Some embassies and consulates support the legal defense of their citizens, including their international students. Others provide limited support. Still others provide a list of attorneys who have expressed an interest in representing that embassy or consulate’s citizens. Irrespective of the level of support that will eventually be provided, international students should be aware of certain internationally recognized protections.

The Vienna Convention on Consular Relations provides, in pertinent part:

(a) consular officers shall be free to communicate with nationals of the sending State and to have access to them. Nationals of the sending State shall have the same freedom with respect to communication with and access to consular officers of the sending State;


(b) if he so requests, the competent authorities of the receiving State shall, without delay, inform the consular post of the sending State if, within its consular district, a national of that State is arrested or committed to prison or to custody pending trial or is detained in any other manner. Any communication addressed to the consular post by the person arrested, in prison, custody or detention shall be forwarded by the said authorities without delay. The said authorities shall inform the person concerned without delay of his rights under this subparagraph;


(c) consular officers shall have the right to visit a national of the sending State who is in prison, custody or detention, to converse and correspond with him and to arrange for his legal representation. They shall also have the right to visit any national of the sending State who is in prison, custody or detention in their district in pursuance of a judgement. Nevertheless, consular officers shall refrain from taking action on behalf of a national who is in prison, custody or detention if he expressly opposes such action.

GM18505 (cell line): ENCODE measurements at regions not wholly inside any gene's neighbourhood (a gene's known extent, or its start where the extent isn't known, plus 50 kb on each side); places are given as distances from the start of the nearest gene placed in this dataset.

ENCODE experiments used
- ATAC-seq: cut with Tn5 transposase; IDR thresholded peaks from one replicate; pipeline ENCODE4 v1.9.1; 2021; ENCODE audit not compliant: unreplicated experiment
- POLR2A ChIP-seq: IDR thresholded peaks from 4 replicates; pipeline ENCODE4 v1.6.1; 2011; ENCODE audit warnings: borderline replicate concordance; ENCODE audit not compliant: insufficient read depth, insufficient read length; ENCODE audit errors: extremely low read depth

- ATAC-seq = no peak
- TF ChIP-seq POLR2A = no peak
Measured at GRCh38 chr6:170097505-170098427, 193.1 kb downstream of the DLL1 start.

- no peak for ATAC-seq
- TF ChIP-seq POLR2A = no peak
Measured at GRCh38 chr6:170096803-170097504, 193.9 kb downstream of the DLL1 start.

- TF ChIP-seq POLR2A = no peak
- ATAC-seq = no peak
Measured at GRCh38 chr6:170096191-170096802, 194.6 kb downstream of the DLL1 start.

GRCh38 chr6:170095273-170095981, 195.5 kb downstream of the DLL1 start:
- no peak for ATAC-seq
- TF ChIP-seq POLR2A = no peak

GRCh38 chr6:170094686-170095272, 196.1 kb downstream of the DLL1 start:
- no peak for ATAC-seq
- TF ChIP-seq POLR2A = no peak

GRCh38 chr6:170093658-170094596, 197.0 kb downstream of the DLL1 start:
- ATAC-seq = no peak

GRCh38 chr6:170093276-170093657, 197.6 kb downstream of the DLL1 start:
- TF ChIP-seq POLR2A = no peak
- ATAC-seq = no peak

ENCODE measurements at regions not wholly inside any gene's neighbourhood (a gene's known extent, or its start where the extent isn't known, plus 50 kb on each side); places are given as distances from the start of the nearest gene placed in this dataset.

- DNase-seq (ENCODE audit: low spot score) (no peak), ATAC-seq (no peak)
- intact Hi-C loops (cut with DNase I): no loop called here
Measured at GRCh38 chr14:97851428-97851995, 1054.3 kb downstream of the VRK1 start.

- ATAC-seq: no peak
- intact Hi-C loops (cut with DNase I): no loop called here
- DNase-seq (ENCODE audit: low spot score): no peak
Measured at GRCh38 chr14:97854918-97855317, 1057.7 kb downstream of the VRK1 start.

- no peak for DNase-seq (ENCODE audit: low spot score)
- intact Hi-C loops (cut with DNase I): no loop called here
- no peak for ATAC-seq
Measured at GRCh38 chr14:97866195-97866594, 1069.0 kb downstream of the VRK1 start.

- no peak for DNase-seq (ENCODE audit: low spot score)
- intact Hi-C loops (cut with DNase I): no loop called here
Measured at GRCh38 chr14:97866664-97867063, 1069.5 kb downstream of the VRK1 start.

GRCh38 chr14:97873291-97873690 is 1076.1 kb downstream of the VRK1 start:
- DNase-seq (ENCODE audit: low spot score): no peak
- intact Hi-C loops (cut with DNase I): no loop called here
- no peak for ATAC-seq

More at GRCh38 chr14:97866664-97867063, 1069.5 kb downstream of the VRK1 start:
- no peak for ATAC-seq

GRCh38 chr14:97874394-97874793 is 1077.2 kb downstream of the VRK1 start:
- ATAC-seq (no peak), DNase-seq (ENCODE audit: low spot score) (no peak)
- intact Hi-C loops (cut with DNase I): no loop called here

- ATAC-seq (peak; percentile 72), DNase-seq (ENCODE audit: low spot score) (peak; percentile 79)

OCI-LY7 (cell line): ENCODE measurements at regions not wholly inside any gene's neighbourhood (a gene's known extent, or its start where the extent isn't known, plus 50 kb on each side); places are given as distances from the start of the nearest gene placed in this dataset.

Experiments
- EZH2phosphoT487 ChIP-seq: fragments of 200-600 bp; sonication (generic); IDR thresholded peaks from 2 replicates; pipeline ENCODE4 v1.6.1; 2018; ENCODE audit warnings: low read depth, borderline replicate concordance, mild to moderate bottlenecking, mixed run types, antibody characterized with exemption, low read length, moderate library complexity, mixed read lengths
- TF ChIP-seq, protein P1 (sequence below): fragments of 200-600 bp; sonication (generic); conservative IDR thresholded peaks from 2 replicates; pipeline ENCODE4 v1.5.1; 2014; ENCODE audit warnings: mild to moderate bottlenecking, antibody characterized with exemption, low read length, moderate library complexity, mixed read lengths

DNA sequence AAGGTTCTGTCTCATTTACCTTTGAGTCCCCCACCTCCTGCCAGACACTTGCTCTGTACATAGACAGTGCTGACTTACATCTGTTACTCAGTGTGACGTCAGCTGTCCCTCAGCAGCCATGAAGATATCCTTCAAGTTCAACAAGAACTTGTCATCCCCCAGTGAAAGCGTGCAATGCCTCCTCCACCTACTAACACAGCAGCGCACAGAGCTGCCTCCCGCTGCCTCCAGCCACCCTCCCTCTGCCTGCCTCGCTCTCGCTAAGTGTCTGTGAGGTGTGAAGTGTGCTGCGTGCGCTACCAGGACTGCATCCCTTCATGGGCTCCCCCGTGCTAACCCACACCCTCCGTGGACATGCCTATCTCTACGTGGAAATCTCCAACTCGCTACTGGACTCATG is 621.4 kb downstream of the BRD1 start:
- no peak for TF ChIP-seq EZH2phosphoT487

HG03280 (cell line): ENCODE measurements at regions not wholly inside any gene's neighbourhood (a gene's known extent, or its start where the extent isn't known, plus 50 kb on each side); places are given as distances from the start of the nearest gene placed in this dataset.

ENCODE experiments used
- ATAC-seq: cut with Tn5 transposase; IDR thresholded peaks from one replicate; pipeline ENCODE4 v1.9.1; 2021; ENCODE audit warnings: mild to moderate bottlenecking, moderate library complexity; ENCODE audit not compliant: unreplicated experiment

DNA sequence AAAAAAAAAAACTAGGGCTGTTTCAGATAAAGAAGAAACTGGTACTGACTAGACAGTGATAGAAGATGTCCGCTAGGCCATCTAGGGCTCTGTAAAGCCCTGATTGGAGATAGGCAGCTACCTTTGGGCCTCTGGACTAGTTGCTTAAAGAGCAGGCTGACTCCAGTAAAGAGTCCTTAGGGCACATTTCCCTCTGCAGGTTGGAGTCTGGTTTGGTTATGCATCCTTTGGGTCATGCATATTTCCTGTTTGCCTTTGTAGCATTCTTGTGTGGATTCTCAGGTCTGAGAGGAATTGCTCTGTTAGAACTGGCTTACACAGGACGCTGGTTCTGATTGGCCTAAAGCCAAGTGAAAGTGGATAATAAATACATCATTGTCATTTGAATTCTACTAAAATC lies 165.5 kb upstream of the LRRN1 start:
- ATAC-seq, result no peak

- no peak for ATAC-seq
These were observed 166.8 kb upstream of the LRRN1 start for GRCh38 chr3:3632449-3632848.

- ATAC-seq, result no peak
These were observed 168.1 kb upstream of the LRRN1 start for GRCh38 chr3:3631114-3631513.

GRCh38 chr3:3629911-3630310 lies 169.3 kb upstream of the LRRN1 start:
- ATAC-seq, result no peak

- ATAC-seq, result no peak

Convention on Consular Relations. Done at Vienna April 24, 1963. Entered into force March 19, 1967; for the United States December 24, 1969. 21 UST 77; TIAS 6820; 596 UNTS 261.

In general, a student who has been arrested abroad should be aware that he has the right to communicate with his consulate and that, upon his request, his consulate has the right to communicate with him.

Any case involving an individual arrested abroad is inherently more complex than a case involving an individual arrested in his home country. By improving briefing materials and orientation programs, many of those cases involving international students can be prevented. In those cases that cannot be prevented, a rapid response that takes into consideration the legal, immigration, cultural and, in some instances, diplomatic, issues involved, should be encouraged.

This client advisory is intended to highlight certain issues and is not intended to be comprehensive or to provide legal or other professional advice. If you have questions, you should contact your counsel or other advisors and, on matters related to our work, we welcome you or them contacting us.